The Higher Learning Commission (HLC) is a corporation with roots back to 1895. It is one of the six regional accrediting institutions. The HLC accredits institutions that grant degrees in the North Central region. The states covered in the HLC include: Arizona, Arkansas, Colorado, Illinois, Indiana, Iowa, Kansas, Michigan, Minnesota, Missouri, Nebraska, New Mexico, North Dakota, Ohio, Oklahoma, South Dakota, West Virginia, Wisconsin and Wyoming. (HLC, 2016)

There is often a misunderstanding about whether regional accrediting bodies and the Department of Education work hand in hand. The regional Commissions maintain a relationship with the federal government and the Department of Education. HLC is considered a “gatekeeper agency” and therefore has specific responsibilities defined by the USDE regarding accreditation.

Recently many faculty members who work for institutions in these regions have been receiving emails and phone calls about the “re-credentialing” process. Beginning on September 1, 2017, faculty credentialing to teach courses will be performed differently, with more emphasis on specific graduate degrees and less emphasis on specializations and experience. The full report can be read here: https://www.insidehighered.com/sites/default/server_files/files/QualifiedFacultyGuidelines_2015-10_OPB%20(2).pdf

The pending changes actually began in June of 2015. Revisions will focus not just on full time professors, but full-time, part-time faculty, adjuncts, temporary and non-tenured track faculty members. For institutions to “count” tested or real world experience, institutions must have a specific policy on file reviewed through faculty governance and well documented in all human resources and academic files. Many institutions do not have a formal process in place today, and are preparing by moving faculty into area they specifically earned their degree in. For example, if you earned a PhD in Leadership and you are teaching Operations Management, you may find that assignment will change to focus specifically on Leadership or you may be asked to fully justify why you are qualified to teach Operations Management.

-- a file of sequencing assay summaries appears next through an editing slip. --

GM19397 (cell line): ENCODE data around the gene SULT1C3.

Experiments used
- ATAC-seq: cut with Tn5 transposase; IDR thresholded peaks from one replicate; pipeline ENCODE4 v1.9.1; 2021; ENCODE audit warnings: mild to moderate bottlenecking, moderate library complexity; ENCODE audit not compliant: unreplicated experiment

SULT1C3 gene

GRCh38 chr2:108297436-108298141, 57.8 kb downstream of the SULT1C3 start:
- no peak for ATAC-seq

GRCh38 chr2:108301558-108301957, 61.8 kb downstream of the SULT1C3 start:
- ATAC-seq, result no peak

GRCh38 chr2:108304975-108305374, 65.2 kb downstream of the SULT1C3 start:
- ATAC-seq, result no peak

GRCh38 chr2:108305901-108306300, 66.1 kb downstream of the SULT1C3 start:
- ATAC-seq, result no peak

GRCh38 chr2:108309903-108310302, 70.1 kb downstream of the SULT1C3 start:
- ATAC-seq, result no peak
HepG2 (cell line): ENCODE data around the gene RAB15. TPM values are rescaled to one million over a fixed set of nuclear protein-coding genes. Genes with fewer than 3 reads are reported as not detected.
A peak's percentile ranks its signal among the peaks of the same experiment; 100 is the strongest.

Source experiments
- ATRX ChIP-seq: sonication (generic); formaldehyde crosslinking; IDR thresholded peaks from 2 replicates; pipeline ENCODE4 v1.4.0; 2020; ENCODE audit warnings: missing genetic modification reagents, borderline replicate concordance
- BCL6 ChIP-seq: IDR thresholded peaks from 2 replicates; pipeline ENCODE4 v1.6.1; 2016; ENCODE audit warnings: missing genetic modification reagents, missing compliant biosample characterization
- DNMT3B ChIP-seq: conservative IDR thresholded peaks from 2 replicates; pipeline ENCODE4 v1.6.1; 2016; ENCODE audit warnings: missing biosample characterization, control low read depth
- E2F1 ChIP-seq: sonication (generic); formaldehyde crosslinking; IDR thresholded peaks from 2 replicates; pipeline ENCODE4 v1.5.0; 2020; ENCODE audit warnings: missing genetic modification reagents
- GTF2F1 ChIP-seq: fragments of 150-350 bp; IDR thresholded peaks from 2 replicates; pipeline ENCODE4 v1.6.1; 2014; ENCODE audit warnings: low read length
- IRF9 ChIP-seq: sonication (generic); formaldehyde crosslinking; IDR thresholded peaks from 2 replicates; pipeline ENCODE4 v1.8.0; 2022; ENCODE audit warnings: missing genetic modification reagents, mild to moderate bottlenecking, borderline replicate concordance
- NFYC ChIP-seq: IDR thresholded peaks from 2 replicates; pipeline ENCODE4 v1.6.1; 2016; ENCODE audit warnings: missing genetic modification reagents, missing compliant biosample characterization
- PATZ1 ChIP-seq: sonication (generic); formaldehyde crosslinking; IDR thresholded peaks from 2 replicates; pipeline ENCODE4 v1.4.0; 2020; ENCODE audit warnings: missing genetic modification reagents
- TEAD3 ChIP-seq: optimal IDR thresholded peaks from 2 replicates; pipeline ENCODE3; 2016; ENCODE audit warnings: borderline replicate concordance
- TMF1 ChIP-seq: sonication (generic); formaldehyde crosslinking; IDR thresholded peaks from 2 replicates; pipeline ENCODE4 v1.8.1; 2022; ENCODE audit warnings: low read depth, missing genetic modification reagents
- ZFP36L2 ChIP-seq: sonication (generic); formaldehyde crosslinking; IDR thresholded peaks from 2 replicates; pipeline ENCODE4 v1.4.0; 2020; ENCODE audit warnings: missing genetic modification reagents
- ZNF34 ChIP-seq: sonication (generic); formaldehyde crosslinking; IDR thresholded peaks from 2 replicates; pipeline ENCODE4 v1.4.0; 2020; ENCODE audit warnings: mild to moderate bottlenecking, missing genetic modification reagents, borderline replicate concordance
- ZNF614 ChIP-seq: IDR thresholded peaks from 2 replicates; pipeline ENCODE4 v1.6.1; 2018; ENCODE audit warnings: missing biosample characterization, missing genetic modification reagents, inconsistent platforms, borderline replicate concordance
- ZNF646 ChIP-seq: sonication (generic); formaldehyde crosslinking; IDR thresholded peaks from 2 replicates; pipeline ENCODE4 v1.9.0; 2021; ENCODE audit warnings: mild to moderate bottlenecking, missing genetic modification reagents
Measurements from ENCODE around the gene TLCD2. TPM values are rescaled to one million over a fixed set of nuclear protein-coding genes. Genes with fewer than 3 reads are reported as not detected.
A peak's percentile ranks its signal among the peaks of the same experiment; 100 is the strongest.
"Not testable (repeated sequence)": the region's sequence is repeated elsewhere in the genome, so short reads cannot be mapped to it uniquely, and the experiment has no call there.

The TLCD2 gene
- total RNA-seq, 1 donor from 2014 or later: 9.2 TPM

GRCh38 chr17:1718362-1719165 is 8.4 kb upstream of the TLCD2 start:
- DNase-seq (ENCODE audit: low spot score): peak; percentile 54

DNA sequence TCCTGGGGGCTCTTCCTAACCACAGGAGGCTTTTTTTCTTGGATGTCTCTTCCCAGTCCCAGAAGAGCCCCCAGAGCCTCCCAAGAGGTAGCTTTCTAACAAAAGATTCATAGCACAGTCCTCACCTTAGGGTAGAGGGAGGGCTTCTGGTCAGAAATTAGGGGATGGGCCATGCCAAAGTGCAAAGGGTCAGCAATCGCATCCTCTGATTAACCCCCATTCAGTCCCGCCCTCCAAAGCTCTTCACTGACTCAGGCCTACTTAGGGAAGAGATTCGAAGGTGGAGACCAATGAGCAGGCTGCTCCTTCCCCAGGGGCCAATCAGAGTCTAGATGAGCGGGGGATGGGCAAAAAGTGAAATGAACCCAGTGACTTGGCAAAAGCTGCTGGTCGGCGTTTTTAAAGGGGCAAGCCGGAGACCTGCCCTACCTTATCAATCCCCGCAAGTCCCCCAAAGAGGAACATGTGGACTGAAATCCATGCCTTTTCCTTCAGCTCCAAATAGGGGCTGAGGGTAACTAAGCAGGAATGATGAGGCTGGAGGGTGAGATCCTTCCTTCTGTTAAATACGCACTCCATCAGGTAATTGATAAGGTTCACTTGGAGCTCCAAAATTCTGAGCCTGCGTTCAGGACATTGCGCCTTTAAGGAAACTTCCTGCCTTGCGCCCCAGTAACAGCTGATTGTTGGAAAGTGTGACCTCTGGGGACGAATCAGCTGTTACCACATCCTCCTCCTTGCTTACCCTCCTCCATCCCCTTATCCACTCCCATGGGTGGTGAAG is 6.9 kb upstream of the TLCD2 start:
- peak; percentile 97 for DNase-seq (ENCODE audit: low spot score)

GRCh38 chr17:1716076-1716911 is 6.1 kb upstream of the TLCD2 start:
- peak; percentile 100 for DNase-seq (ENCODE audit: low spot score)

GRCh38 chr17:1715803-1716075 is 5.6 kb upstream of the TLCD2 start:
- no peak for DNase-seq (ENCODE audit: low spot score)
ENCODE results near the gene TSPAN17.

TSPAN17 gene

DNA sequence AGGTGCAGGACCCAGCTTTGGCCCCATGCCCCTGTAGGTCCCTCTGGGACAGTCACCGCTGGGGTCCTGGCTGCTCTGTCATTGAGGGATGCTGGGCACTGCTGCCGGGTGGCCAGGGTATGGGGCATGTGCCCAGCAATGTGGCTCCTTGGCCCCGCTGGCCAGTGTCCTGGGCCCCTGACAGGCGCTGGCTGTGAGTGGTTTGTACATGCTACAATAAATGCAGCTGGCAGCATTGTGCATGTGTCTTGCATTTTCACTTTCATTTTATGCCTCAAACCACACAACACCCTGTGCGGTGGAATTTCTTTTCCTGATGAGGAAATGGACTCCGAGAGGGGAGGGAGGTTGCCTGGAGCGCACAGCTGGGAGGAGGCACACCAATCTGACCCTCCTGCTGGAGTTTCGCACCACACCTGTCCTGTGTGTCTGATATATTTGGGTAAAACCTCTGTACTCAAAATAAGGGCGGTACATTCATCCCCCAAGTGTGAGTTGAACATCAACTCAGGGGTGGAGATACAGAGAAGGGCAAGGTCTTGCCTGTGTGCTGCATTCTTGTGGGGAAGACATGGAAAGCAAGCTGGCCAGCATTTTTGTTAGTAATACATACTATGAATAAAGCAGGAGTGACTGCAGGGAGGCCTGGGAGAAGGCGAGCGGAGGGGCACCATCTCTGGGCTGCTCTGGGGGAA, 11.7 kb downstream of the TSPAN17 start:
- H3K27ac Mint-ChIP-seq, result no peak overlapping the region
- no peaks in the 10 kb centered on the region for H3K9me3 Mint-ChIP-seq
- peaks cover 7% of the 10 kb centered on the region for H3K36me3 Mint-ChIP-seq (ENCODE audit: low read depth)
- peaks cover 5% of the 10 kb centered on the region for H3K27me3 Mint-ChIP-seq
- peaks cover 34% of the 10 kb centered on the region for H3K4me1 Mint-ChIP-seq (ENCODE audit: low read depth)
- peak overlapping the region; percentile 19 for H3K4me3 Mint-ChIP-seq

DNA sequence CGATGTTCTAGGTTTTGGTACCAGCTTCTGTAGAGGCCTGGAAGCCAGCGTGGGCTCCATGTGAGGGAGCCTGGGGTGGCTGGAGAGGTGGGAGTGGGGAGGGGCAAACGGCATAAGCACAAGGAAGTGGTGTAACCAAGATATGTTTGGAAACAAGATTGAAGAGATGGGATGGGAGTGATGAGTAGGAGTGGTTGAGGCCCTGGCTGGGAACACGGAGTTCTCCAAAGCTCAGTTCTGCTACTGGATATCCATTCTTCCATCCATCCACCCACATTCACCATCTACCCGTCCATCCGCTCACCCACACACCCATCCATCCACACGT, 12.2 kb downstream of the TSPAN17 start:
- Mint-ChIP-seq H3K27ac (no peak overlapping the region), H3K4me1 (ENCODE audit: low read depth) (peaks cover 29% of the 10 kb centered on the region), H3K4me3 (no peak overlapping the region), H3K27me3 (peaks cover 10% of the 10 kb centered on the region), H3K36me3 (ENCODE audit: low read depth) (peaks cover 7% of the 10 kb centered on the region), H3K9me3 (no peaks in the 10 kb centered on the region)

No doubt that students deserve qualified faculty to teach their courses. As of 2014, HLC guidelines for determining qualified faculty were: completed a program of study in the discipline or subfield they will teach in or develop curriculum, with coursework at least one level above that being taught. Credentials were the primary factor but other factors can be considered in addition to earning diplomas. However, would we assume someone serving in the role of Chief Marketing Officer for ten years with say a terminal degree in project management is unqualified to teach marketing courses? Likely students will learn more from a professor doing the work and staying current on what issues are problematic in the real world than from a few-year-old textbook and someone who has only read about or studied the issues. Many programs used to proudly state that their professors have real world experience, but not so much anymore. It’s become taboo; associated with many of the for-profit’s that have tarnished the reputation of the industry by practicing unethical business and education.

So how can you prepare? Look at the institutions you work for and determine which courses you’re best suited to specific to your degree. Have that information available if you’re asked to provide it. Thoroughly document your degrees and relevant experience both in your CV and in the form you may get from your college asking for information. Look for schools not in the regions specified above. If you are concerned about potential changes, as your dean beforehand, so you have time to make changes if it means lost income or a shift in income. Most administrators I know aren’t happy about this. It is time consuming, and colleges have already done a good job instructing students with professors who are often teaching courses for many years and have a great reputation for quality. Those same professors may suddenly find the course they have been teaching for a decade reassigned. Don’t be left behind and not have anything to be reassigned to.

 

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Contact the author Dr. Dani Babb
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